paper chronicles our video inquiry, featuring the
autobiographical dimension of qualitative research
through videoexcerpts of a selected group of
influential scholars in education. It highlights the
innovative scholarship of these distinguished
educational researchers, whose work is being used to
improveeducationandthelargersociety.Thisvideo
paper briefly describes our process in using video
research technology by attending to four key
challenges as identified by Derry et al. [16]; selection,
analysis, technology and ethics. By addressing these
methodological boundaries in this videopaper, we
hope to be able to enhance the quality of video
researchineducationandotherdisciplines.
This research is significant in that it takes these four
theoretical challenges [17] and explores them in the
practical context of a larger video research project in
the social sciences and humanities. This videopaper
has evolved from a larger video research project,
entitled Qualitative research in education:
Perspectivesandprocessesinthepostmodernera[18]
granted by the Social Sciences and Humanities
Research Council of Canada (SSHRC). Through this
research project, we operationalized numerous
challenges in the hope that this research will help to
provokefurtherthoughtandoutlinefuturechallenges
in video research. Furthermore, and perhaps most
importantlytoeducation,thisresearchissignificantin
acknowledging the (auto) biographies of key
researcherswhohaveaddressedimportantissuessuch
asequity,diversityandinclusion.Inadditiontobeing
an important historical document, this record will be
accessibletoresearchersandtothegeneralpublicwho
want to understand constructions pertinent to issues
thatimpactthecommongood.Commongood,inthis
sense, is used to identify any process, policy or
practice that serves to foster positive, democratic
principlesforallcitizens.
Overview of the Project
Thisresearchprojectwascomplexandoftenlessthan
straightforward, due,inlargepart,tothenatureofthe

174

innovative methods used. In order to describe the


overview of the video innovation itself, we have
chosen to discuss the research background of the
larger project prior to discussing the challenges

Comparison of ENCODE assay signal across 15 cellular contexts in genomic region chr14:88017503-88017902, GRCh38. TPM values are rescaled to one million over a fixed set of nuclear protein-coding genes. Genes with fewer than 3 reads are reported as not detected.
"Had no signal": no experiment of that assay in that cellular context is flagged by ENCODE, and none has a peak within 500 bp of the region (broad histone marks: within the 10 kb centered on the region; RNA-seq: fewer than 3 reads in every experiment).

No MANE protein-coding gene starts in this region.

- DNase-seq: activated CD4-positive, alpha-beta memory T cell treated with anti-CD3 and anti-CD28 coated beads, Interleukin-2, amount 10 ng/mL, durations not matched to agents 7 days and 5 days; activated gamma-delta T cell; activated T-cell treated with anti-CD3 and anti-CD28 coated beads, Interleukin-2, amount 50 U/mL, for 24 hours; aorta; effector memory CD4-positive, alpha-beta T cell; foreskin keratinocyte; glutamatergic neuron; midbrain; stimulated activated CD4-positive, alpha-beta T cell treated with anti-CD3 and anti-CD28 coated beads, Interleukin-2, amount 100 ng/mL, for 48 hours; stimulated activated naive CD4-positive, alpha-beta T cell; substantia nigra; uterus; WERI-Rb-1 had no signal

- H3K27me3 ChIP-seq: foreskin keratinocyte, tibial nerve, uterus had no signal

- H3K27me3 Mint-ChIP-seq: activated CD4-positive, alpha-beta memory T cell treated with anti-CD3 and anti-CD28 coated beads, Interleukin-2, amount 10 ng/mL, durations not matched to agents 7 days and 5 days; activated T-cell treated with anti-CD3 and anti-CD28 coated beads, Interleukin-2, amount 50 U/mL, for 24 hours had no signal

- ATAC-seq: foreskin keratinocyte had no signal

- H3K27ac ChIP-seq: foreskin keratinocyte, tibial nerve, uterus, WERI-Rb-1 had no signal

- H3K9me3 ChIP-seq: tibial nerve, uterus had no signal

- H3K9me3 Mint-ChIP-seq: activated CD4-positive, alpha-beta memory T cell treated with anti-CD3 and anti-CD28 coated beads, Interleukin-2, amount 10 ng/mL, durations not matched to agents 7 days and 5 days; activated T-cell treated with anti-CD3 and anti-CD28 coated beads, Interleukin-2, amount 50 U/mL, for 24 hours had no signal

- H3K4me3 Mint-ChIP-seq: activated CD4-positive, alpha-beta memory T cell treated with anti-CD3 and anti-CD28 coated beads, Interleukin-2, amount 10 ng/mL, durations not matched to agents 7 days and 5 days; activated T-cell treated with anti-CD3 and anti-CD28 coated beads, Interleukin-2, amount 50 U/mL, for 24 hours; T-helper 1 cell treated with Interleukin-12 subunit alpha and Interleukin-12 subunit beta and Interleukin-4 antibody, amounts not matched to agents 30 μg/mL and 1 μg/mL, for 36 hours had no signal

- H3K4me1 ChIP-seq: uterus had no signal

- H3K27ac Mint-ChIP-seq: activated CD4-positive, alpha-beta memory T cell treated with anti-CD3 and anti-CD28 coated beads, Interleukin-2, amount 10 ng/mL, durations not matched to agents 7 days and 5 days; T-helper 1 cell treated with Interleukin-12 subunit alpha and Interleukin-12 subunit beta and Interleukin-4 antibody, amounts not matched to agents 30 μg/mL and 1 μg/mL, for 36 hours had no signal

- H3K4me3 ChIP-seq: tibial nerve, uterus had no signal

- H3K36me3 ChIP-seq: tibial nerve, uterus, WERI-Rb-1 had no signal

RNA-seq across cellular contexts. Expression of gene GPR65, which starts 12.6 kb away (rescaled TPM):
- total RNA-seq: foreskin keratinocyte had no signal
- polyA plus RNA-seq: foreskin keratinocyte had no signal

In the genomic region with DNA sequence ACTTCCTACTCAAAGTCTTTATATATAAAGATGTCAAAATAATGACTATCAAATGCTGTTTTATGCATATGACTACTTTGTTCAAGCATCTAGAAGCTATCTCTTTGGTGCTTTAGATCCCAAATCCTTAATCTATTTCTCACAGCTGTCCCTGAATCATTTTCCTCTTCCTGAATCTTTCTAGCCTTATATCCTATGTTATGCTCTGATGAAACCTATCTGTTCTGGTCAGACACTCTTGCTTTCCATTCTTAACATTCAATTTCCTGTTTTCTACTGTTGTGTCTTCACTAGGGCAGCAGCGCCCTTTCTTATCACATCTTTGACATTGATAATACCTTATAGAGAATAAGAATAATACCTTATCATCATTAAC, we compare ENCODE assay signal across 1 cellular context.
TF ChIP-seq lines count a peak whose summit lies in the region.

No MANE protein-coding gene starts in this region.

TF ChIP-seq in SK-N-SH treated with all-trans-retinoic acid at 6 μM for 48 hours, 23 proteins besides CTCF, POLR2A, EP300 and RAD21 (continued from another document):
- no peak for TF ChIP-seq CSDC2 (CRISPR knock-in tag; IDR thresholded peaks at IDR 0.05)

relatingtothisspecificvideopaper.
ResearchBackground
As mentioned above, this videopaper is based on a
largerSSHRCfundedstudy.Thisresearchbeganwith
the unique opportunity to chronicle, explore and
analyze the intellectual development of qualitative
research methods by direct videointerviews with its
pioneers. By documenting their personal stories, we
hoped to shed light on their methodologies and
practices. Through the process of comparing and
analyzing the interviews, we soon learned how
powerful video technology was. For instance, no
longer were these scholars words presented, de
contextualized, on a twodimensional page, the
scholars themselves, and their words, were present,
complete with inflection and body language. We are
seldom able to bear witness to their desires and
passionsemanatingfromtheirresearchandwhichare
present in their own personal stories. As Einstein has
said: A man [sic] must learn to understand the
motives of human beings, their illusions, and their
sufferings [19]. We believe that, embedded in the
words of Einstein, is the acknowledgement of the
importance of the personal in research itself. By the
use of digital technology and video scholar
autobiographies,wehopedtocapturetheauthenticity
of their message and facilitate viewer/reader
interpretation. In short, While Marshall McLuhan has
stated that The medium is the message, in this
inquiry,themediumenhancesthemessage[20]
The insights gained and the questions rendered from
conducting this autobiographical research have
allowed us to develop a conceptual framework,
referred to as the Five Contexts, for constructing
qualitative research across disciplines. Selected
interviewsandthisconceptualframeworkresultedin
the publication of a volume entitled Qualitative
Research in the Postmodern Era: Contexts of Qualitative
Research, Volume I [21]. While space does not permit
elaborationofthemethodologyrelatingtothisproject,
thevolumeitselfallowsforamorecompletetreatment
oftheprocess.
This project was in process for more than five years.
Duringthistime,20interviewswerecompleted,anda
website was developed with connecting links to

JournalofInformationTechnologyandApplicationinEducationVol.1Iss.4,December2012

Challenges